- Title: Cameroon gaming stars become business superheroes
- Date: 8th November 2018
- Summary: VARIOUS OF A DEVELOPER WORKING ON A GAME VARIOUS OF AMANDINE ATANGANA DRAWING CHARACTERS FOR A GAME
- Embargoed: 22nd November 2018 14:08
- Keywords: video games aurion: legacy of the kori-odan digital start-up African mythology technology-focused business
- Location: YAOUNDE, CAMEROON AND UNKNOWN LOCATIONS
- City: YAOUNDE, CAMEROON AND UNKNOWN LOCATIONS
- Country: Cameroon
- Topics: Arts / Culture / Entertainment,Video Games
- Reuters ID: LVA00595NAVDJ
- Aspect Ratio: 16:9
- Story Text: Founded in 2013, Kiro'o Games has grown to become Central Africa's first major video games studio.
It draws on African mythology rather than Hollywood for inspiration, as in its fantasy role-playing game "Aurion: Legacy of the Kori-Odan".
Kiro'o co-founder Dominique Yakan says most Africans don't yet realise the positive social and economic impact that the gaming industry can have.
"It's the biggest industry today, it's even bigger than cinema actually and we wanted to be part of it and to bring African culture into this industry, this world," Yakan told Reuters.
Aurion players agree.
"What I really like in the Aurion game is that we can see ourselves as Africans, whether it's the fashion or the fabric that the characters are wearing, it's not too Western. We usually can't relate with the characters in the Western games, but in this one, we recognise our style, even when it comes to the storytelling. They have also inserted local stories that only Africans would recognise," said Ivan Ngounou, an avid gamer.
Unlike neighbouring states, Cameroon has been relatively stable for decades but is blighted by poor infrastructure and lacks the vibrant start-up scenes found in countries like Kenya, Nigeria, and South Africa.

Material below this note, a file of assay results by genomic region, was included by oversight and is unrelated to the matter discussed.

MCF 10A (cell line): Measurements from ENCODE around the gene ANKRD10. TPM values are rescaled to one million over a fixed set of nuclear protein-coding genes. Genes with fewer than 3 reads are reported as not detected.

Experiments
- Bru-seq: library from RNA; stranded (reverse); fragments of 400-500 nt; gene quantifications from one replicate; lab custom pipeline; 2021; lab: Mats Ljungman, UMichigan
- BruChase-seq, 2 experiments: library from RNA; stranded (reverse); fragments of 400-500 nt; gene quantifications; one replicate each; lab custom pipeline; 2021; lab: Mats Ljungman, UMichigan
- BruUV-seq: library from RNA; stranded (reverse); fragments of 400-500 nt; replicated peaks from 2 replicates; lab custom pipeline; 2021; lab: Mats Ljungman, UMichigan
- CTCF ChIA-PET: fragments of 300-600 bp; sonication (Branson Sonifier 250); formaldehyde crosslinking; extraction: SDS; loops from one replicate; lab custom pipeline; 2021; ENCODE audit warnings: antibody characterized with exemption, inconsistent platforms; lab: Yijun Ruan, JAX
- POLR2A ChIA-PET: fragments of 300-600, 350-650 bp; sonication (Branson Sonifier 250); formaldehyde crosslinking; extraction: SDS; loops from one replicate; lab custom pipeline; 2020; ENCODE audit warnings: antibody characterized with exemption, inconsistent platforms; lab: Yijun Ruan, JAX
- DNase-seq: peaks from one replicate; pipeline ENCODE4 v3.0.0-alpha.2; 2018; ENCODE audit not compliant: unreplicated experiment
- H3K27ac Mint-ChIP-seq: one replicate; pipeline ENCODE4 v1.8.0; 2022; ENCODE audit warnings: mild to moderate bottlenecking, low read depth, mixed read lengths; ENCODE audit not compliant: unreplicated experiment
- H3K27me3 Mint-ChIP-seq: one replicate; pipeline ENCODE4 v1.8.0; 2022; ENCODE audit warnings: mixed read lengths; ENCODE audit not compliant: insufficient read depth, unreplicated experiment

Kiro'o Games - despite its unique selling point as an African company producing culturally relevant video games - struggled to raise money at the start.
The company has broken down barriers in education, with its game designers managing to acquire expertise despite a lack of specialised training in Cameroon.
"The greatest challenge we had to face was the financing of the studio to begin with, and we also had technical challenges like there are no specific studios for making games here in Cameroon, so we had to learn everything for ourselves," Yakan adds.
Through a combination of tactics including YouTube videos, a campaign on creative funding platform Kickstarter and tapping non-conventional backers like the Cameroonian diaspora, the group went on to raise 130 million francs ($227,000) from nearly 90 international investors.
Kiro'o founders have now set up an entrepreneurs' training programme that aims to share the company's pioneering approach, invigorate the country's business community, and combat unemployment.
It already runs an online educational platform called Rebuntu, which trains young Cameroonians in navigating obstacles they may face in real-life business.
Launched last June, around 1,000 people looking to set up technology-focused businesses have already signed up to the Rebuntu programme.
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